'Doom Patrol' Season 2 Spoiler-Free Review: Growth, consequences and more weirdness than ever before

The season builds on the themes of Season 1 and moves forward as the Doom Patrol tries to find a way to grow up in an increasingly strange world

                            'Doom Patrol' Season 2 Spoiler-Free Review: Growth, consequences and more weirdness than ever before
(DC Universe)

Season 1 of 'Doom Patrol' was all about uncovering the mystery of just what made them who they are. Crawling out from the wreckage of their own trauma while dealing with the strangest catastrophes their world had to offer, it wasn't until the finale that the team was able to put together a clear picture of their origin and start to take back control. Season 2 expands on this as the Droom Patrol deals with the fallout of Niles Caulder's (Timothy Dalton) betrayal and what they do with their lives now.

For anyone worried about whether or not the series would be able to keep up the weirdness that made it so distinctive, it manages to do just that. In fact, as far as the first three episodes are concerned, it manages to ramp things up a few notches, making fun of some more classic comic characters that are made all the more absurd for how straight they are played. Timothy Dalton manages this especially well, explaining the origins of the clock-faced Doctor Tyme with absolute seriousness as Tyme's story gets increasingly ridiculous with every sentence.

For all the fun the season has so far, though, the team is very much broken apart. Where once they were united by the desire to find the Chief, their goals are a lot more disparate this time around. Cyborg (Joivan Wade) and Larry Trainor (Matt Bomer) leave Doom Manor to explore story arcs of their own. Cliff Steele (Brendan Fraser) is furious at the Chief, but isn't leaving until he's managed to make the Chief answer for what he's done and more tragically, where else would he go? Delightful new character Dorothy Spinner (Abigail Shapiro) and Crazy Jane (Diane Guerrero) need the Chief to help them deal with the dangerously powerful people in their own heads and the Chief has his own demons to deal with. Rita Farr (April Bowlby) seems to be the only one trying to keep things on track and hold the Doom Patrol together but not even her limbs can stretch that far.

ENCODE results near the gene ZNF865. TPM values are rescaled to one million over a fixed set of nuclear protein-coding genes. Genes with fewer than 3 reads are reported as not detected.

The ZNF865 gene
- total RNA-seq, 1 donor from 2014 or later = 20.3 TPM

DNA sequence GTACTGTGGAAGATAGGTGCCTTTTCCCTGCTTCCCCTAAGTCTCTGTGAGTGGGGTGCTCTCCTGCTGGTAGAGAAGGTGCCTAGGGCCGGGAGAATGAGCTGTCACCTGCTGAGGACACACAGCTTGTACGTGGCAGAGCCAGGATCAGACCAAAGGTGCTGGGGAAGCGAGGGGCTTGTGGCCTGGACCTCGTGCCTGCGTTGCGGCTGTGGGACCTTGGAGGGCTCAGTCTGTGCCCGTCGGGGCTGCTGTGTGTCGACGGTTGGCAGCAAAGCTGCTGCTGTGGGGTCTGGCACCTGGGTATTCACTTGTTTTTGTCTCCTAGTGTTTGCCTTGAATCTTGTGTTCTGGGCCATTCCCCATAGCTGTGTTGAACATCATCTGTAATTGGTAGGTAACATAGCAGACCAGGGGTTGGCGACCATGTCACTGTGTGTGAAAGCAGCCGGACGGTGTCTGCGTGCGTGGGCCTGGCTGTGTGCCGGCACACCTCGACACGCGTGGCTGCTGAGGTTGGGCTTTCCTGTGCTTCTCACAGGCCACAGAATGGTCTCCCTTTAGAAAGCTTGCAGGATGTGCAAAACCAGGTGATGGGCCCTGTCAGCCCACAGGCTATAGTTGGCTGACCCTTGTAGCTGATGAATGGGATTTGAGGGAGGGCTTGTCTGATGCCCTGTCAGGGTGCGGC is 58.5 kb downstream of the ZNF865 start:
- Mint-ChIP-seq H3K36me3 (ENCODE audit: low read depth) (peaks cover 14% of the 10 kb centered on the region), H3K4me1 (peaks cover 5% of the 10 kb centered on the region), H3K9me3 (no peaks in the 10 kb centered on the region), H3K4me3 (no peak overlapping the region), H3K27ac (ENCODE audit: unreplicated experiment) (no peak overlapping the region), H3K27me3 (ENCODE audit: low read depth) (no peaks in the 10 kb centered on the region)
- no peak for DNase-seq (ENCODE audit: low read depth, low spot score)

Everyone in the group has had their illusions stripped away, to an extent and are having to come to terms with just how self-absorbed they've been and answer the question of what comes next. Season 2 appears to be all about the Doom Patrol finally growing up and the first step in that process appears to be dealing with everything they've spent their lives lying to themselves about. 

The show has not forgotten its heart, holding to its perfect balance of wild absurdity and deeply emotional examinations of dealing with trauma. Nothing on 'Doom Patrol' should work, but episode after episode, it does and the show manages to hold on to its spot as one of the best written and most unique series out there.

'Doom Patrol' Season 2 airs June 25, on DC Universe. 

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